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Friday, July 20, 2012

No Mormons allowed?

So this was posted on the Hairpin, one of my favorite websites, yesterday. As you can see if you skim the comments, there were some posters who were displeased with the article and others who weren't. Honestly the comments are a pretty big mess and I don't agree with most of the dissenting ones, despite being a bitter apostate. The bulk of the dissenting comments were in the mode of "Mormonism is toxic, we should not have articles about LDS culture/belief here," a few veering into "Mormons should not be writing for the Hairpin, period" territory.

I'm not chill with either of those statements. It might seem, reading Ye Olde Blogge here, that I am angry at the church and by extension anyone involved with it. That's largely true, but it doesn't mean that I'm uninterested in the church and its people. I spend a good chunk of my time online reading LDS-related blogs, and not just the ones written by the disaffected. If I thought there was the skinniest chance that I would never encounter another LDS member or have to hear about the church again, I might be able to just let it all slip away. But having been very devout for fifteen years and with LDS parents and a Mormon running for president, there's just no way. It's always going to be there, tendriling into my life, and trying to force it out completely is more tiresome and less rewarding for me than trying to continue engaging with it in non-toxic ways. For me this means thinking about who I was when I was LDS, considering the aspects of the church that most influenced who I became, considering how the church relates to the world at large, and keeping abreast of news and changes. Because I would like very much to see changes occur in the church. I can't think of a change that would make me want to return to it, but it would give me joy to think that all members could be married in the temple, for instance. If that happens, I want to hear about it and think about it and talk about it. Just because I'm no longer part of the membership doesn't mean I'm no longer affected by its workings.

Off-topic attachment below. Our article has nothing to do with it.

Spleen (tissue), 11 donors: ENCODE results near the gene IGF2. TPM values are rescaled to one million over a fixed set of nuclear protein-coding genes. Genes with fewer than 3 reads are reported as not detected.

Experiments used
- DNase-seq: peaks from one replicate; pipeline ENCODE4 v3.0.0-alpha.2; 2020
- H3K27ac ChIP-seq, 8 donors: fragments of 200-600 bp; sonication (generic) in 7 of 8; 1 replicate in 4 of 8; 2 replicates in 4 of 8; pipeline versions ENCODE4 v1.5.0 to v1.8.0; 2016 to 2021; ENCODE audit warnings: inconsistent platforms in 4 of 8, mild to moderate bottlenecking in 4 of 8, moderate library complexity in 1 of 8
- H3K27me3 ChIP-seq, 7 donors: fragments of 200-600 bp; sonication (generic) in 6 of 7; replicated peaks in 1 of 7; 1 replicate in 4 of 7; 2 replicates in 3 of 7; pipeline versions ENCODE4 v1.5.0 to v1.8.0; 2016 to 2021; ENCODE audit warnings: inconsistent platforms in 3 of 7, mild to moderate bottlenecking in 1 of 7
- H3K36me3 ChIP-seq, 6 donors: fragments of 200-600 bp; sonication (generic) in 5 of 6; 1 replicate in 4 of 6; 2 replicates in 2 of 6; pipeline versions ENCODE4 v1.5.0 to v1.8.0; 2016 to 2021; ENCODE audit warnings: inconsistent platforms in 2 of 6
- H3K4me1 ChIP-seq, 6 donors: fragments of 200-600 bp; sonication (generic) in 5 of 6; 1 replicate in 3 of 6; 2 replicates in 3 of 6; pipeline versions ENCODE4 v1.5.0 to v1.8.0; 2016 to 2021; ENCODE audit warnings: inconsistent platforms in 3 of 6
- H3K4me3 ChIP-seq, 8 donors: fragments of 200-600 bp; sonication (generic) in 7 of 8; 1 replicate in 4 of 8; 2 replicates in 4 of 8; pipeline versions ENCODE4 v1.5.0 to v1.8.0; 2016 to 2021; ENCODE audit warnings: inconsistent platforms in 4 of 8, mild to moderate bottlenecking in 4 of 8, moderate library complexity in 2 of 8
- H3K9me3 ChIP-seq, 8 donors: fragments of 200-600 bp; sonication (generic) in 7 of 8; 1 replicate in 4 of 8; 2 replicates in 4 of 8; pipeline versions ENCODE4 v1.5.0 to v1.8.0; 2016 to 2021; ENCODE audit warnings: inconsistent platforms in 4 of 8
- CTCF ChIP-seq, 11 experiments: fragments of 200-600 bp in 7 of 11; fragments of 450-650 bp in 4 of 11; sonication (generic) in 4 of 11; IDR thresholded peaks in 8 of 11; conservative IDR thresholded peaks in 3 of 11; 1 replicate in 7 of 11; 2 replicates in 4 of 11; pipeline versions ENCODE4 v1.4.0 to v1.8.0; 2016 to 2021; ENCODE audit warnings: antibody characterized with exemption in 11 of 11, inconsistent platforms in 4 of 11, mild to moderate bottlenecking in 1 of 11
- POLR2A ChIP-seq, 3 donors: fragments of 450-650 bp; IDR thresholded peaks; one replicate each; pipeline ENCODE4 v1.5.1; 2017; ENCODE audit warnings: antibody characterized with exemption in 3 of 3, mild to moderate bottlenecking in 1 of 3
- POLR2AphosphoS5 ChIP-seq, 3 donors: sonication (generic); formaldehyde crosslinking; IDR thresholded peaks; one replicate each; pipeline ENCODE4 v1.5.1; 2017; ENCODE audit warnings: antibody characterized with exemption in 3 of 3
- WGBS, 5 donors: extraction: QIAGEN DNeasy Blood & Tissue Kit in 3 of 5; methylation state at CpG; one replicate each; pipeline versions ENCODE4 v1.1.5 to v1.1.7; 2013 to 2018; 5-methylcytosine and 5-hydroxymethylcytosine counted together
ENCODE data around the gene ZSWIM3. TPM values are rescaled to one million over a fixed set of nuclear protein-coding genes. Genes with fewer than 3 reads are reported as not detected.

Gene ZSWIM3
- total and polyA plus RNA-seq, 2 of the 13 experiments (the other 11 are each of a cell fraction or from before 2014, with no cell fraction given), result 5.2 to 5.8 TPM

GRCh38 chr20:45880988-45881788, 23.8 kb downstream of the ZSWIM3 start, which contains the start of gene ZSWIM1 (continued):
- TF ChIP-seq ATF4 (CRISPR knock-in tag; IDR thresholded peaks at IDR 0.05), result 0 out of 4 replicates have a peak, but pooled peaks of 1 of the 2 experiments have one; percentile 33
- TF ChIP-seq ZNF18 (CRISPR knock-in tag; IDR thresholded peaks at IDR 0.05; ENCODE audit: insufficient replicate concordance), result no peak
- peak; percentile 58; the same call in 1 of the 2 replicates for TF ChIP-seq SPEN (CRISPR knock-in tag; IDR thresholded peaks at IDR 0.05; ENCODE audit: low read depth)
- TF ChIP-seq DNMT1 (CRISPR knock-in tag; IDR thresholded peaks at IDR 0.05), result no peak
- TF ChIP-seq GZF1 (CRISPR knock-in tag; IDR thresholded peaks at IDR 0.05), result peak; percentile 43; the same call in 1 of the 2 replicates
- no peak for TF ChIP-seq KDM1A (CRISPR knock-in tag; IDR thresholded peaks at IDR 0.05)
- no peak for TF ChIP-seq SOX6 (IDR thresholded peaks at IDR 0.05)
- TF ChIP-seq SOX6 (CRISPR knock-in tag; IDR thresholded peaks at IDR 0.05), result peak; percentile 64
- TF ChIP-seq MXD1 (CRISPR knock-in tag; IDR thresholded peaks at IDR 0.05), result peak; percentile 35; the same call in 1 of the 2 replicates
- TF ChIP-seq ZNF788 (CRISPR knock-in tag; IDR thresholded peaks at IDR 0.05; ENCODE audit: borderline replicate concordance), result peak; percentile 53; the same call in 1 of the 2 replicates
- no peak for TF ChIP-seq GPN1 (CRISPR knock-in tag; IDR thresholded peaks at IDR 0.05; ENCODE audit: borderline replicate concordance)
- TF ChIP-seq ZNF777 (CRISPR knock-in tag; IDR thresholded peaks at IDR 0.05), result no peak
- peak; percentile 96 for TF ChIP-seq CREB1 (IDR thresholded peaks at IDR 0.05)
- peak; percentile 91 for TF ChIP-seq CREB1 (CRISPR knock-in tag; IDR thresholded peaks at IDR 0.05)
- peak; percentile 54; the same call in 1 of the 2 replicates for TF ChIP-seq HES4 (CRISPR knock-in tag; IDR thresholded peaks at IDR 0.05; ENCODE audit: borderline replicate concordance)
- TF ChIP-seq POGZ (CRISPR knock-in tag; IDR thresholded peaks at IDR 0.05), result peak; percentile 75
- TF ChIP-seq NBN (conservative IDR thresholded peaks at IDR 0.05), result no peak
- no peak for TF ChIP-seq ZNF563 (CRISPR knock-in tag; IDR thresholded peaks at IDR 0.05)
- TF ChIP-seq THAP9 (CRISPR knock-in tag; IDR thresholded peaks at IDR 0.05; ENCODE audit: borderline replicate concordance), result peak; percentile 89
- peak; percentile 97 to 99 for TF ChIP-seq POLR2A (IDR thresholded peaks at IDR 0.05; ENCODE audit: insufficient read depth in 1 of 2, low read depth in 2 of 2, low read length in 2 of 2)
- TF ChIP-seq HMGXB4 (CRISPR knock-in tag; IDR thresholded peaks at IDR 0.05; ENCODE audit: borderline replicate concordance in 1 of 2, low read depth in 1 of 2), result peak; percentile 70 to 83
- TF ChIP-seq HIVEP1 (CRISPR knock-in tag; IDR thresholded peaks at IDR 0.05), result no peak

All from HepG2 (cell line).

I don't often defend the church or its members. Everyone knows nice Mormons,  indeed most Mormons are nice Mormons. But within the context of the article presented, there was an issue for me and that issue is missionary work. I have no good feelings about missionary work, any missionary work. That is my problem with the Hairpin piece; not that it was written by an LDS church member, not that it concerns a facet of the LDS belief system, but that it concerns the imperialist-based act of going into a country with the set goal of converting the inhabitants. Missionary work is not neutral to me. This was why I looked at the article askance, but based on the rest of the comments, there are few interested in presenting a critique that isn't "Mormons are bad, we don't want Mormons here." That's a bullshit criticism and I was glad to see a few commenters say that Hey, I am a Mormon actually and I am allowed to comment here.

I hope that the Pin editors maybe think about inviting a few LDS bloggers to talk about other aspects of church belief and culture which aren't quite so rooted in privilege and colonialism. There are so many interesting Mormon topic blogs, so many conversations going on that are relevant to topics that the Hairpin talks about frequently--gardening and canning and baking, parenting, and of course, feminism. I don't think barring Mormon writers from the website is a good idea, but I also don't think that a missionary travelogue couched (somewhat oddly) in "weight loss tips" is a necessary item.


postmormon girl said...

I feel very similar in terms of talking about Mormon culture - we really do need to just address this topic with honesty, talking about both the good and the bad. Instead of just ignoring it. Which, in the Romney candidacy, seems to be the approach - most of the pundits are too scared to address the issue in an honest manner and so just gloss over the fact. When in fact, he is fully invested in the Church, fully a Mormon, with all of the pros and cons that accompany that identity.

Diana said...

Honestly, when I first read the post linked here my first reaction was confusion. I wasn't sure what the point of the post was or what the editors intended by including it in their daily round-up. If their intent was just to show a piece of religious-based travel writing, I would think they're more on the ball than that--their commentariat is feisty, well-informed, and opinionated, and the church is in the news everywhere these days. If they wanted to talk about Romney but didn't want to use a related news piece, this isn't a good way of bringing up LDS issues (obviously).

If the intent of the piece itself is as one of those "and I'm a Mormon!" style pieces designed to show the outside world that LDS folk are just like everyone else, with a little somethin' extra...well, I still find myself baffled by that sort of advertising. If you're going to be a peculiar people, be a peculiar people. Own it! Embrace it! And yes, talk about it! From what I recall, the point isn't to have it both ways, it's to be set quite clearly apart from the world in certain ways.

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